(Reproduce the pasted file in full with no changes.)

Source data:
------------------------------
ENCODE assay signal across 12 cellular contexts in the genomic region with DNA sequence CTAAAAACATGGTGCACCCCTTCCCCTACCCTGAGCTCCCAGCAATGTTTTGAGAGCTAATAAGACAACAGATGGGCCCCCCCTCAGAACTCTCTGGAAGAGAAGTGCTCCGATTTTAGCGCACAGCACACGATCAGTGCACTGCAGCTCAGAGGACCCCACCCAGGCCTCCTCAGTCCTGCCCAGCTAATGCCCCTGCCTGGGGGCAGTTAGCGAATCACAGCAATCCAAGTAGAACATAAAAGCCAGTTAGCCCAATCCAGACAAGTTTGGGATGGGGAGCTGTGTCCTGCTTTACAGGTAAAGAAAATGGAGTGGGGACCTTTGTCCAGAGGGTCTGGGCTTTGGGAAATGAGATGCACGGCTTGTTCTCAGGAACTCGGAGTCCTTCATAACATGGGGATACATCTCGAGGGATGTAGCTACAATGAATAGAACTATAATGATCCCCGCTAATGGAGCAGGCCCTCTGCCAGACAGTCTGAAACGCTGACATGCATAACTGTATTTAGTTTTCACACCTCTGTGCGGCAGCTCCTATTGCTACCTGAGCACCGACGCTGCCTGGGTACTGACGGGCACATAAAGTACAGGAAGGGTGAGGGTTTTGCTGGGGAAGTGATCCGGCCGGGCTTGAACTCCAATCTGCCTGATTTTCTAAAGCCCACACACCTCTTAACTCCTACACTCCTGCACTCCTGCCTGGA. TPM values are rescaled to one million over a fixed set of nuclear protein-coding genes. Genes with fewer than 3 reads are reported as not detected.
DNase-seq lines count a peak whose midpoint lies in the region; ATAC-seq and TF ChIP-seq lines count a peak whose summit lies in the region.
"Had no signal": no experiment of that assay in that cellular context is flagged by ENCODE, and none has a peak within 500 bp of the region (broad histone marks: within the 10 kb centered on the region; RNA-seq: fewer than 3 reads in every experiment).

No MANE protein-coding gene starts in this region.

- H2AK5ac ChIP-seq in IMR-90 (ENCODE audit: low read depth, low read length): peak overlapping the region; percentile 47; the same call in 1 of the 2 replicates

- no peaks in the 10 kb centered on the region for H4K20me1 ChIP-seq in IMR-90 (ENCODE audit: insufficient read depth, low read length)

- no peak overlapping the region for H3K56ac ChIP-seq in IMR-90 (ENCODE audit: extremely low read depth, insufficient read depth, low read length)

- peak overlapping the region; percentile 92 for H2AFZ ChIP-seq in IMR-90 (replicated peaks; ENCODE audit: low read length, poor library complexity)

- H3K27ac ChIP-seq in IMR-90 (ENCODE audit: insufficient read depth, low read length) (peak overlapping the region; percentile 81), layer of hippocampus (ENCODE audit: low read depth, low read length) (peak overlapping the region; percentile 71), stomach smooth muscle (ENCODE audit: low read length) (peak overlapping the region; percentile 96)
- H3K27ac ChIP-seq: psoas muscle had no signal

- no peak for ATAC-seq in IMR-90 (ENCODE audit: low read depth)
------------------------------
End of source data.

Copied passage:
ENCODE assay signal across 12 cellular contexts in the genomic region with DNA sequence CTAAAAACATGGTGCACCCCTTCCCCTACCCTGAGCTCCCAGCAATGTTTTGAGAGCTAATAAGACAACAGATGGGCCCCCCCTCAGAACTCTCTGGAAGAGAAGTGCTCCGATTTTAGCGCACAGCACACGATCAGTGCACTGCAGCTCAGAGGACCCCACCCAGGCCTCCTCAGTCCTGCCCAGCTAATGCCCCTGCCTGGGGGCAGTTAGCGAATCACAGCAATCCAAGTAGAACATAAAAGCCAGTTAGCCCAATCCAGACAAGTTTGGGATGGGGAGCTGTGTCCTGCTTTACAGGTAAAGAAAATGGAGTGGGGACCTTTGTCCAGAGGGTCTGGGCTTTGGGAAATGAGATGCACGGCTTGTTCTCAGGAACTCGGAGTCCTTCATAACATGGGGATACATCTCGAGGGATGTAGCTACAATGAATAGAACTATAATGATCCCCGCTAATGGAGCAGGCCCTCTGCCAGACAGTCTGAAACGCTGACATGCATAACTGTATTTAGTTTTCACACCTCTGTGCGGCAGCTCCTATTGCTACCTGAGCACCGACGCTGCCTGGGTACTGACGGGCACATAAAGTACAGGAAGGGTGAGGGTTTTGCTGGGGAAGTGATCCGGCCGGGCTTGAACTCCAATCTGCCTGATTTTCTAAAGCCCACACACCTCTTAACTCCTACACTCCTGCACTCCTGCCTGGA. TPM values are rescaled to one million over a fixed set of nuclear protein-coding genes. Genes with fewer than 3 reads are reported as not detected.
DNase-seq lines count a peak whose midpoint lies in the region; ATAC-seq and TF ChIP-seq lines count a peak whose summit lies in the region.
"Had no signal": no experiment of that assay in that cellular context is flagged by ENCODE, and none has a peak within 500 bp of the region (broad histone marks: within the 10 kb centered on the region; RNA-seq: fewer than 3 reads in every experiment).

No MANE protein-coding gene starts in this region.

- H2AK5ac ChIP-seq in IMR-90 (ENCODE audit: low read depth, low read length): peak overlapping the region; percentile 47; the same call in 1 of the 2 replicates

- no peaks in the 10 kb centered on the region for H4K20me1 ChIP-seq in IMR-90 (ENCODE audit: insufficient read depth, low read length)

- no peak overlapping the region for H3K56ac ChIP-seq in IMR-90 (ENCODE audit: extremely low read depth, insufficient read depth, low read length)

- peak overlapping the region; percentile 92 for H2AFZ ChIP-seq in IMR-90 (replicated peaks; ENCODE audit: low read length, poor library complexity)

- H3K27ac ChIP-seq in IMR-90 (ENCODE audit: insufficient read depth, low read length) (peak overlapping the region; percentile 81), layer of hippocampus (ENCODE audit: low read depth, low read length) (peak overlapping the region; percentile 71), stomach smooth muscle (ENCODE audit: low read length) (peak overlapping the region; percentile 96)
- H3K27ac ChIP-seq: psoas muscle had no signal

- no peak for ATAC-seq in IMR-90 (ENCODE audit: low read depth)